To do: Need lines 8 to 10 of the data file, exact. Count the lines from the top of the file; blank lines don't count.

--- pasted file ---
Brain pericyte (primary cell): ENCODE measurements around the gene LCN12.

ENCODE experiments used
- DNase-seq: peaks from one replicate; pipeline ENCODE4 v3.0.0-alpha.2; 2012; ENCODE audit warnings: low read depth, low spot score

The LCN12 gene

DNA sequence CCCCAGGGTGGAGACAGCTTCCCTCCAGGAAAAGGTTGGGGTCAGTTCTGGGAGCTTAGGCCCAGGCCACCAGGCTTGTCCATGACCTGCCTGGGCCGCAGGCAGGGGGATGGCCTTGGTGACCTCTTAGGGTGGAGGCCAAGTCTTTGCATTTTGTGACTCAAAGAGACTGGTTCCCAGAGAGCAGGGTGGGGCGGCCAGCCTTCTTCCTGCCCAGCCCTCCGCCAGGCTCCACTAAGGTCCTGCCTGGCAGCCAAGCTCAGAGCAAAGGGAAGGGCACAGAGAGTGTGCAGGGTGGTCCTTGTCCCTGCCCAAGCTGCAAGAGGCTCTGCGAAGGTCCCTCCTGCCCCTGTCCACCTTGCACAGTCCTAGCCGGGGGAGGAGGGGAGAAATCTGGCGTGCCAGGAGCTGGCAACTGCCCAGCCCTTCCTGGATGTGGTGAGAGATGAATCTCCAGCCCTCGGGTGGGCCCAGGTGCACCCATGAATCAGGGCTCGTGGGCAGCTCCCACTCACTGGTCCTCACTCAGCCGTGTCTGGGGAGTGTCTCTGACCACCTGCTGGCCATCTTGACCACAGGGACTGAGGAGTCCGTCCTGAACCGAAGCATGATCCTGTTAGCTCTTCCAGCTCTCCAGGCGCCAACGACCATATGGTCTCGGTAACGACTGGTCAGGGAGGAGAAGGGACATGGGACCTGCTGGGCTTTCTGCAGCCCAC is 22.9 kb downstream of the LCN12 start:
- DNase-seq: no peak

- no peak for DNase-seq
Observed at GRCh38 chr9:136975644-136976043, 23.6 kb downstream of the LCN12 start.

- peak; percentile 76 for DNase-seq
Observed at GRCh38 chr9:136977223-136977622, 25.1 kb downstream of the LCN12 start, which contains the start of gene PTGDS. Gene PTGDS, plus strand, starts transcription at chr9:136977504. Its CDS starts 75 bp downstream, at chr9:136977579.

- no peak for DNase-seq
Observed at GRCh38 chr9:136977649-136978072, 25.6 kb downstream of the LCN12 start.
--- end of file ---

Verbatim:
Observed at GRCh38 chr9:136975644-136976043, 23.6 kb downstream of the LCN12 start.

- peak; percentile 76 for DNase-seq
Observed at GRCh38 chr9:136977223-136977622, 25.1 kb downstream of the LCN12 start, which contains the start of gene PTGDS. Gene PTGDS, plus strand, starts transcription at chr9:136977504. Its CDS starts 75 bp downstream, at chr9:136977579.